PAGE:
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Open GL Questions?


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#1 Zero_Breaker   Members   -  Reputation: 367

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Posted 01 January 2014 - 04:42 AM

Hi guys.

 

I would like to ask one thing. I have nearly finished the Learning 3D Modern Graphics Programming Tutorial (http://www.arcsynthesis.org/gltut/index.html). I have started to gain a strong foundation Open GL and would like to become more advanced with Open GL. But i am still not a level where i can begin 3D game development. So before i finish the tutorials i wanted to ask some questions since the people on this site provide excellent information and support.

 

Questions:

 

1).If i want to create a model loader, how would i create a shader for each one of them?

 

2).If i wanted to load keyframe animations which have different files, would i have to enter the vertex data for each mesh that does the animation or would i have to use a library?

 

3).Does Assimp support keyframe animations?

 

4).Are there any other model loaders/3D animation libraries other than Assimp which are more simpler to use or are better documented?

 

5). If i include input and i want Open GL to move the model, would the algorithm go something like this:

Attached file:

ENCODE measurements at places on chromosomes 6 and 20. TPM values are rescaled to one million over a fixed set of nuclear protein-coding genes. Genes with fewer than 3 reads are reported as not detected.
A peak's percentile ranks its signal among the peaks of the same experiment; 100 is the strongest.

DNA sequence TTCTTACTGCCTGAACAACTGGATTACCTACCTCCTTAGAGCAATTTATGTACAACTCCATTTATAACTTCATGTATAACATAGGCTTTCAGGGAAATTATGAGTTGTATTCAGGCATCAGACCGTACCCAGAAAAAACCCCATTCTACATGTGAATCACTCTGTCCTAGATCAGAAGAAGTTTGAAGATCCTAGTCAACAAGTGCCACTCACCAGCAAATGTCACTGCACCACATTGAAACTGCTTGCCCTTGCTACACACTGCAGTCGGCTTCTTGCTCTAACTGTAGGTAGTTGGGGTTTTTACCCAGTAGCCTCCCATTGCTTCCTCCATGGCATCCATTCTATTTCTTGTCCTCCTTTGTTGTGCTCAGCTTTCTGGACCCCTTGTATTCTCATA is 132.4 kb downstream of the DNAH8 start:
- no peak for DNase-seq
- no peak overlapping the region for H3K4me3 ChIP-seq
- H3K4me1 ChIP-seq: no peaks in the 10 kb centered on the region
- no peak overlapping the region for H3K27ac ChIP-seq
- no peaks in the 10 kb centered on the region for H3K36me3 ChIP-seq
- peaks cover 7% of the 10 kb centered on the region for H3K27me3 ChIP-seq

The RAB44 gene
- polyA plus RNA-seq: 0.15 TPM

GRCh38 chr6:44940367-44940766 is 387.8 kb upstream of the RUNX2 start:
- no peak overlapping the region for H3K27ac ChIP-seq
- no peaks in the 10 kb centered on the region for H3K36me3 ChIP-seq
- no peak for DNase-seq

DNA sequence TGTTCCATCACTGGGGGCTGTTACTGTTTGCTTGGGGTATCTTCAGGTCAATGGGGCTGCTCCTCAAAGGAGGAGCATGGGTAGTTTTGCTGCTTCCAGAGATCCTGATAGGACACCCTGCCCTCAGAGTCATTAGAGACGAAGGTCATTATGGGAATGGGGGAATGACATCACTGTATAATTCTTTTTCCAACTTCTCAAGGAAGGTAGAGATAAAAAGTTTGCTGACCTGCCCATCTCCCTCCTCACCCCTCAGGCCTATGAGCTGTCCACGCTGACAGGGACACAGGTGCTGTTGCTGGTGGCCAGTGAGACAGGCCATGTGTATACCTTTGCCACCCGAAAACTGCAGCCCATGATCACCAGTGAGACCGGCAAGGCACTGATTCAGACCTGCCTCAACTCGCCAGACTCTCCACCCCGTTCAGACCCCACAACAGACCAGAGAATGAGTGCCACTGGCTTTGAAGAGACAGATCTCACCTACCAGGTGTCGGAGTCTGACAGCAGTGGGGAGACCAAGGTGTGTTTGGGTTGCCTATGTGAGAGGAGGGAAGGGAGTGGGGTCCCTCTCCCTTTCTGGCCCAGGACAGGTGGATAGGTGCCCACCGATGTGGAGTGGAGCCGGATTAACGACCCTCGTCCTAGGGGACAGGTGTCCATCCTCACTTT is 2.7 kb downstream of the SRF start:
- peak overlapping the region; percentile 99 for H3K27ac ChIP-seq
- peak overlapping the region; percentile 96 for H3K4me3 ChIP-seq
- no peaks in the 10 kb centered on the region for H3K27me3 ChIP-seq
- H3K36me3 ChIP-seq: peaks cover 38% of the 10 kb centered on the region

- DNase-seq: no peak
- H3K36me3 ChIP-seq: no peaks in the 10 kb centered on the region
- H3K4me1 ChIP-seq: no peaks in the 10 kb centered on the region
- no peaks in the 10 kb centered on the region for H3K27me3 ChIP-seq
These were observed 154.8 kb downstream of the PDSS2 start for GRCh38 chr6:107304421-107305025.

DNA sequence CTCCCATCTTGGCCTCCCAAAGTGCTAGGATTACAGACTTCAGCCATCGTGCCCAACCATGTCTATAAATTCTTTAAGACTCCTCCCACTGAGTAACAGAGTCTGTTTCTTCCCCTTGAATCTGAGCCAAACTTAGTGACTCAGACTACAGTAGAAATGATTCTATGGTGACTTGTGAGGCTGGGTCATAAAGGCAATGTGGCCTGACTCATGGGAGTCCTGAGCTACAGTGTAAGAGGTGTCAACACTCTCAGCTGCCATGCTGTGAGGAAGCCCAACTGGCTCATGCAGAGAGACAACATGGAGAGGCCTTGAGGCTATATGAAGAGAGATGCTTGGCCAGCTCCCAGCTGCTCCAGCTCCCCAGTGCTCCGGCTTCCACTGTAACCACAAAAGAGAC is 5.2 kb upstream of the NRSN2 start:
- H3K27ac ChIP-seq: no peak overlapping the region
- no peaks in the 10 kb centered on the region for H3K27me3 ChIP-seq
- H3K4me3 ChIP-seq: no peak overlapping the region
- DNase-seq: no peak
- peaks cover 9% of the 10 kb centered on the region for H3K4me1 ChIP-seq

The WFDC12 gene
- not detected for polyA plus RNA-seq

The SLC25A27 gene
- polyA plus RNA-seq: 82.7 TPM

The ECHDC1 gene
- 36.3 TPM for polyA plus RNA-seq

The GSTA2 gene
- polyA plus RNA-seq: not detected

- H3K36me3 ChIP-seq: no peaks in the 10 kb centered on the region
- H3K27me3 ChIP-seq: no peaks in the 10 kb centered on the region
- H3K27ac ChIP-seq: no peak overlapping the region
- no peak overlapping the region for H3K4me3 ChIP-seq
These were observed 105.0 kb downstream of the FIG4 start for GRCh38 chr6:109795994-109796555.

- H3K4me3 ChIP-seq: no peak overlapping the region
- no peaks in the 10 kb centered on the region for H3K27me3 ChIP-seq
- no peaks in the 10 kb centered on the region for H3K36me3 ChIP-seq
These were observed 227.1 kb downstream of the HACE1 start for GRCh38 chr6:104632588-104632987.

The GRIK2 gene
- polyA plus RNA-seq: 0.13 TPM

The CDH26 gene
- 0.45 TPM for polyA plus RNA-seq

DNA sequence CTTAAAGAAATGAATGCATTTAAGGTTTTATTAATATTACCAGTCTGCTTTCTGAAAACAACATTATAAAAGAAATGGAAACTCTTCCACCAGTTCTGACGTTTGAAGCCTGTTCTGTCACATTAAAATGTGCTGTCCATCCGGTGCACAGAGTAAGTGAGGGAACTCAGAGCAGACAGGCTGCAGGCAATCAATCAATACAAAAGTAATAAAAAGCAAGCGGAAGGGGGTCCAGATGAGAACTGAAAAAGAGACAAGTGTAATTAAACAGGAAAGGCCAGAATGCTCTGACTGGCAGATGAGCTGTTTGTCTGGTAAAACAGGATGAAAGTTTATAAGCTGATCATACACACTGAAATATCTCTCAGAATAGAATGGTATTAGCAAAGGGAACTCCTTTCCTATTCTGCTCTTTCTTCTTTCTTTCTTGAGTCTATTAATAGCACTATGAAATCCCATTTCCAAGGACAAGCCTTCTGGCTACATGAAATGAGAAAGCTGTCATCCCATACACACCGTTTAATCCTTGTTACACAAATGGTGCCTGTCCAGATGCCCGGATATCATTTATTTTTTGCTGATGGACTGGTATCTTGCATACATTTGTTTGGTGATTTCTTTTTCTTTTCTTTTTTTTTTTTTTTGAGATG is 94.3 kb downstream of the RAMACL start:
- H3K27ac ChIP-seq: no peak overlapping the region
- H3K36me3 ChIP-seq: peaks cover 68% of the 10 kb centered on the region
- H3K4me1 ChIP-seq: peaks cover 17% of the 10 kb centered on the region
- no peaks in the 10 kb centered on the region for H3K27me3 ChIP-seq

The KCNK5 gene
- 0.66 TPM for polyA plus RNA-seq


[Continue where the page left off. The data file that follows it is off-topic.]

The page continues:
C-Stands for Command.

 

C0).Idle State 

C1).Input  

C2).Checks if a key is pressed or not

C3). If true then checks which key is pressed if false then go back to C0 

C4). Checks which key is pressed.

C5). Left is pressed.

C6). Initiate the move action for the left button.

C7). Tell Open GL to move the mesh

C8). Checks how many co-ordinated to move. 

C9). Open GL moves the mesh 

C10). If Button is still being pressed then continue moving the mesh if false stop moving the mesh.    

 

Sorry if some of these questions confuse you?


Edited by DragonBooster, 01 January 2014 - 04:43 AM.


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#2 richardurich   Members   -  Reputation: 1187

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Posted 01 January 2014 - 11:58 AM

1) You should not make shaders assume a one-to-one relationship with models. A model should be able to use the same shader as another model. You'll also combine multiple shaders into a single shader program. And you may wind up using more than one shader program for a single model, especially if you're doing multipass rendering.

2) I don't understand what you're asking here. Keyframe animations smoothly transition from point A that you provide to point B that you provide using time elapsed divided by total time required for transition. It shouldn't be a problem if point A and point B are in different files before you read them into your program. I can't answer what tool you should use other than to say use whatever you feel is best given your restraints and the rest of your toolset.

3) I'd imagine Assimp supports keyframes. Doing a quick google search, it looks like you'd use struct aiAnimation. I don't actually use Assimp though, so this is a guess.

4) If you don't like Assimp, try something else. There are definitely other options. Without knowing why you think Assimp is hard to use and has poor documentation, I can't really make a guess what would fit better. You could also just write your own import code. Model formats are really trivial to parse.